New service helps young children in Gympie and Cooloola Coast
Local families will benefit from a new $120,000 service providing multidisciplinary early intervention to young children in Gympie who are at risk of falling behind in their development.
Federal Member for Wide Bay Llew O’Brien and Minister for Rural Health Senator Bridget McKenzie announced the new service in Gympie today.
“The Children’s Therapy Centre in Gympie will provide this great new service to children in the area,” Mr O’Brien said.
“The Turnbull Joyce Government is funding this service through the Central Queensland, Wide Bay, Sunshine Coast Primary Health Network (PHN).”
Minister McKenzie said young kids aged 3.5 to 5 years will now be able to access services locally if they have identified behavioural and developmental issues.
“Parents, GPs, paediatricians, kindergarten teachers and others can all make referrals for services like physiotherapy, speech and language pathology and occupational therapy,” Minister McKenzie said.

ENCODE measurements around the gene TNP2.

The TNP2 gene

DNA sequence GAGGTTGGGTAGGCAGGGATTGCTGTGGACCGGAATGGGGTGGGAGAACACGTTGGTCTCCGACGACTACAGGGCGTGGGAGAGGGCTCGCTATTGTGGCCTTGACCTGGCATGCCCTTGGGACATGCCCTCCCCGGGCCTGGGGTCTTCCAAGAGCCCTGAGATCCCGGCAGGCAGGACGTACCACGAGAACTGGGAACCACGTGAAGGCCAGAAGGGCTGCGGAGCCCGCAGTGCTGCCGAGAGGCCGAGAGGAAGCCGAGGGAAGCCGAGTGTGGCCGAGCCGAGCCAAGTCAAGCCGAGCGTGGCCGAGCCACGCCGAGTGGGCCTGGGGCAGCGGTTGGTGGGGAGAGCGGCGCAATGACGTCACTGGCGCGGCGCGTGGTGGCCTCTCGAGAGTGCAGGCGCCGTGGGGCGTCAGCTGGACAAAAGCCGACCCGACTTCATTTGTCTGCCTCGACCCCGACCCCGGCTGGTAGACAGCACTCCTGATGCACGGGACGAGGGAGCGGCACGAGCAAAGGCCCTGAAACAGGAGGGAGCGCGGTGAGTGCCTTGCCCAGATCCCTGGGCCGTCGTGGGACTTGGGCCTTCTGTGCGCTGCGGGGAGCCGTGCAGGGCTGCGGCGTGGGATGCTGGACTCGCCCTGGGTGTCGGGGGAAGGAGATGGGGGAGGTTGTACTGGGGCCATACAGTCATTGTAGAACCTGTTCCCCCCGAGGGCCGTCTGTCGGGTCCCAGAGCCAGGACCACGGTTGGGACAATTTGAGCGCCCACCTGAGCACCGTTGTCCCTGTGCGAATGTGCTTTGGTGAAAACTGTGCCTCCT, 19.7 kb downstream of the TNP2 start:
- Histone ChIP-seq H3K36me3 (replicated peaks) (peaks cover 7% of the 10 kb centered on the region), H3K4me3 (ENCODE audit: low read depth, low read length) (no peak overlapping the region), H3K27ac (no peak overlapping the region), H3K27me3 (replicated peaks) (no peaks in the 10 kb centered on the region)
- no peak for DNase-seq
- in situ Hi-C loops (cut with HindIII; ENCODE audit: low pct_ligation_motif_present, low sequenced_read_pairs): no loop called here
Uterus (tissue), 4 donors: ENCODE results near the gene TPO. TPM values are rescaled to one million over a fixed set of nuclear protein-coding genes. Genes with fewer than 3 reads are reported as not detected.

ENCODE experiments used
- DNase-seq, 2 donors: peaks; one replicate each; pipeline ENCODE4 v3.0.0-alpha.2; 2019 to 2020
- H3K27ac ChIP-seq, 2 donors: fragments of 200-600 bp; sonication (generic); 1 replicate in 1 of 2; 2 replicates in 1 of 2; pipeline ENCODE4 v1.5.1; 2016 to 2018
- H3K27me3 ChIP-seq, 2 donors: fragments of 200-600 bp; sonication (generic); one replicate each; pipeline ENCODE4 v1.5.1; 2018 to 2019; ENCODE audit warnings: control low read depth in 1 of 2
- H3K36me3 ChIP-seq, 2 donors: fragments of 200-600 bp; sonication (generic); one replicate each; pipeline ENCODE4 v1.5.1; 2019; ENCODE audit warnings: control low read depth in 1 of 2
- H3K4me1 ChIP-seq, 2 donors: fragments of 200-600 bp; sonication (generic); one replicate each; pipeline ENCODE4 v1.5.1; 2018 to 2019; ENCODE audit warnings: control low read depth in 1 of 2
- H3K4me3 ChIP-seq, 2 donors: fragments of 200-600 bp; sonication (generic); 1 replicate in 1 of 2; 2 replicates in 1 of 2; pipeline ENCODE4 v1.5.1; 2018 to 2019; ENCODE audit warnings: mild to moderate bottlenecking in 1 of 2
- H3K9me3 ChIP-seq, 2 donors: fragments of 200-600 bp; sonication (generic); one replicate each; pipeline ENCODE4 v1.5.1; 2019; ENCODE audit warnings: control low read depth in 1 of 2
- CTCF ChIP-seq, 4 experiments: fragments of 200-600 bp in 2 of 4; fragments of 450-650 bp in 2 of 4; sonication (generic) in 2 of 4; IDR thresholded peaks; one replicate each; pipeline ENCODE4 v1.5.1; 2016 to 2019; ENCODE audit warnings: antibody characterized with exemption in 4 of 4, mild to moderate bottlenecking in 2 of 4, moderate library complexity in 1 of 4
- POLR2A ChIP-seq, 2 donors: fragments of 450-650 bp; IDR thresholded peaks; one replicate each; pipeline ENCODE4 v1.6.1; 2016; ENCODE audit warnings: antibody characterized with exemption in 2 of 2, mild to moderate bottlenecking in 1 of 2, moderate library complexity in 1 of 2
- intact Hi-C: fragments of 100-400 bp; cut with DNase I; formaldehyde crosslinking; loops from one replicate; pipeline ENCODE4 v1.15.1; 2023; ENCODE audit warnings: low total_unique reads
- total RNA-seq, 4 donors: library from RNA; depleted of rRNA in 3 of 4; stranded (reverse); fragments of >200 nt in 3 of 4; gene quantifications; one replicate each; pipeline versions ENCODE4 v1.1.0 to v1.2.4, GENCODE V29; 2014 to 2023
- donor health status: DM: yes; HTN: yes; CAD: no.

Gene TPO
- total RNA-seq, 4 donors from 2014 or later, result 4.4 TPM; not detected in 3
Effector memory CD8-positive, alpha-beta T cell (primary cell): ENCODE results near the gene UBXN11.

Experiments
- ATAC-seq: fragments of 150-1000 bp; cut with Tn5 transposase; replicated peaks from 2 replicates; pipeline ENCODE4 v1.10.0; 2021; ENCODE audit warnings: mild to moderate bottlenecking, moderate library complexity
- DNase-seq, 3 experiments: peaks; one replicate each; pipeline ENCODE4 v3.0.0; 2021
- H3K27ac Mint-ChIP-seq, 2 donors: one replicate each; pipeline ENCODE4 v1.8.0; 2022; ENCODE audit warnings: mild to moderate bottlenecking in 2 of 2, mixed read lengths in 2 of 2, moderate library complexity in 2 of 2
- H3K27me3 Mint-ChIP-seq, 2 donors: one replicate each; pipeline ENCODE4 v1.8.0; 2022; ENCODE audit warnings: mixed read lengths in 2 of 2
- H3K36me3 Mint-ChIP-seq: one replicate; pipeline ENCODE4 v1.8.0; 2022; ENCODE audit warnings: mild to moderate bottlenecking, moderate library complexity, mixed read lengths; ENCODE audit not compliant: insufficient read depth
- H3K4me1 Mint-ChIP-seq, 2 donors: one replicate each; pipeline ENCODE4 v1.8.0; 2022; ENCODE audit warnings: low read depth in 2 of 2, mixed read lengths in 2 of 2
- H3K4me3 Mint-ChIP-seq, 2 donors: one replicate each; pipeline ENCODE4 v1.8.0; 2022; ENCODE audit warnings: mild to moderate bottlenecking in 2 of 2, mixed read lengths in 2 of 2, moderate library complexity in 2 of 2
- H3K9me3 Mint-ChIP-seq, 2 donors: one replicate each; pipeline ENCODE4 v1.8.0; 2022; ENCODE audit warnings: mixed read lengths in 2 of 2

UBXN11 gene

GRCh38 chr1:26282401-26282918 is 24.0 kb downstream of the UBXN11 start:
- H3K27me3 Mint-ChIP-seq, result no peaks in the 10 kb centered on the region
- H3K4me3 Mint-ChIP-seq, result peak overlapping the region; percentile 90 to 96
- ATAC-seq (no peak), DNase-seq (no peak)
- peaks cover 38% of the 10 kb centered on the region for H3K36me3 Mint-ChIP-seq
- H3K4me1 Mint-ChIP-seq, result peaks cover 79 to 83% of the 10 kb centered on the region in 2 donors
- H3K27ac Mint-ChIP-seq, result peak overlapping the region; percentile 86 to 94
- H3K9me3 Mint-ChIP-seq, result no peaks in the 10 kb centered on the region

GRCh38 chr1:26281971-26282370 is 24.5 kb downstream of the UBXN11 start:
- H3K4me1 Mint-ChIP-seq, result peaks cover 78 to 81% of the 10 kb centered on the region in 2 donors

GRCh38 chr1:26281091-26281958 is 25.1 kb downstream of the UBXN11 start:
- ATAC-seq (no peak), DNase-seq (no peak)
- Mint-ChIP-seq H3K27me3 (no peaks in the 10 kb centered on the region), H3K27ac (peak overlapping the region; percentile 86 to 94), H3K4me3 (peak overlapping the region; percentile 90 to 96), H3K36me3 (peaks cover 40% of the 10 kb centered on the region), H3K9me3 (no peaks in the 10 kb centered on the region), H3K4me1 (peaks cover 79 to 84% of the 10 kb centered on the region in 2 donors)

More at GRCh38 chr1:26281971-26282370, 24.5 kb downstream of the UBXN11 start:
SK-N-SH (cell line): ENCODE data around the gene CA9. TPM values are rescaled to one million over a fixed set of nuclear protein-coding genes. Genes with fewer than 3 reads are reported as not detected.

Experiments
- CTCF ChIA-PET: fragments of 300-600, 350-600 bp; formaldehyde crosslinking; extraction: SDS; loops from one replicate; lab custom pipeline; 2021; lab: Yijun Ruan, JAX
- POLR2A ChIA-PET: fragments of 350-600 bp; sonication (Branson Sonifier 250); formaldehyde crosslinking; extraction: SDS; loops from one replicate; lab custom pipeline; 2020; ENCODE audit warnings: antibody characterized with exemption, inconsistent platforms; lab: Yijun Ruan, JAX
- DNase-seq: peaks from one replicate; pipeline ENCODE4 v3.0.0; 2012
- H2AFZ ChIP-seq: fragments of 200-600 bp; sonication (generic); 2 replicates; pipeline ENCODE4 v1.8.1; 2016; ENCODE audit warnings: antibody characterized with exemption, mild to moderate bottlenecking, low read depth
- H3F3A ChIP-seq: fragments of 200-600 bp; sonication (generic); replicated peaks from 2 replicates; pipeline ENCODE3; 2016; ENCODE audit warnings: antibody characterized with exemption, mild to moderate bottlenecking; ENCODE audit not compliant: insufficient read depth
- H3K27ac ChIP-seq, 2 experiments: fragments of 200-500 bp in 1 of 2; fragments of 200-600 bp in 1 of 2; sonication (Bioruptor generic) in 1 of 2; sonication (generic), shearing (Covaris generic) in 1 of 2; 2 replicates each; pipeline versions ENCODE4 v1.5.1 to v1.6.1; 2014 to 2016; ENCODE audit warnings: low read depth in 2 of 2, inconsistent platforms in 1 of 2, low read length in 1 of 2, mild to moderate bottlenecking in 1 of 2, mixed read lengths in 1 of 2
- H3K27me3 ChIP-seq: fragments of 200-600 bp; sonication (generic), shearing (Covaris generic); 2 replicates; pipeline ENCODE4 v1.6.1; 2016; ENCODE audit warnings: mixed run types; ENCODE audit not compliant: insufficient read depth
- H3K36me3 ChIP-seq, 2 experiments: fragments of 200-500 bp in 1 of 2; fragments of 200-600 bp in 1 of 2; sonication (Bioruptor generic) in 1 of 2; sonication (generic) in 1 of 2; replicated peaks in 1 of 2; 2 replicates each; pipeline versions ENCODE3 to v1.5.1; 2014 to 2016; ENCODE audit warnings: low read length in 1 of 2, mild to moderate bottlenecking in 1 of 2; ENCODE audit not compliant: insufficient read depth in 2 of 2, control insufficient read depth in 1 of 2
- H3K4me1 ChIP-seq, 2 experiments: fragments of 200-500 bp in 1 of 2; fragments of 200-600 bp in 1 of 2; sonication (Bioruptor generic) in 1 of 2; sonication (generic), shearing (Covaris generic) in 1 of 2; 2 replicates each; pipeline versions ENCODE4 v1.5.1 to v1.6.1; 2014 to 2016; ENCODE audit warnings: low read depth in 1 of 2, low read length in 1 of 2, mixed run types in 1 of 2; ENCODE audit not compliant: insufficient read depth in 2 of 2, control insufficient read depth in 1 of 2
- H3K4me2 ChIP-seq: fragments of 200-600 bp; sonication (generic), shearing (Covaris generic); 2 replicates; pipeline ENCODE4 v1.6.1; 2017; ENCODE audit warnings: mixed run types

The Central Queensland, Wide Bay, Sunshine Coast PHN identified the need for a new therapy service in Gympie because of its relatively high rate of developmentally vulnerable children compared to Queensland as a whole – 17% of children in Gympie compared to 13% in the rest of the state.
Federal Member for Wide Bay Llew O’Brien said the new service would help young children to develop skills and prepare for full-time school.
“The service will be particularly beneficial for vulnerable children in parts of the Gympie local government area which don’t have early intervention services.”
The therapy centre will provide free services to children who are rated vulnerable on two or more domains of the Australian Early Development Census. Teachers rate children in five key areas of early childhood development:
- physical health and wellbeing
- social competence
- emotional maturity
- language and cognitive skills (school-based), and
- communication skills and general knowledge.
“This initiative is a great example of the work being done by PHNs across Australia to identify local health issues and improve outcomes,” Mr O’Brien said.
“From more services for children’s development, to more mental health services for Indigenous people or support for mature aged people to lose weight, PHNs are making a real difference to individuals, families and communities.”
Minister McKenzie said PHNs are vital for helping rural and regional communities who do not have the same access to a range of health services as people in the major cities.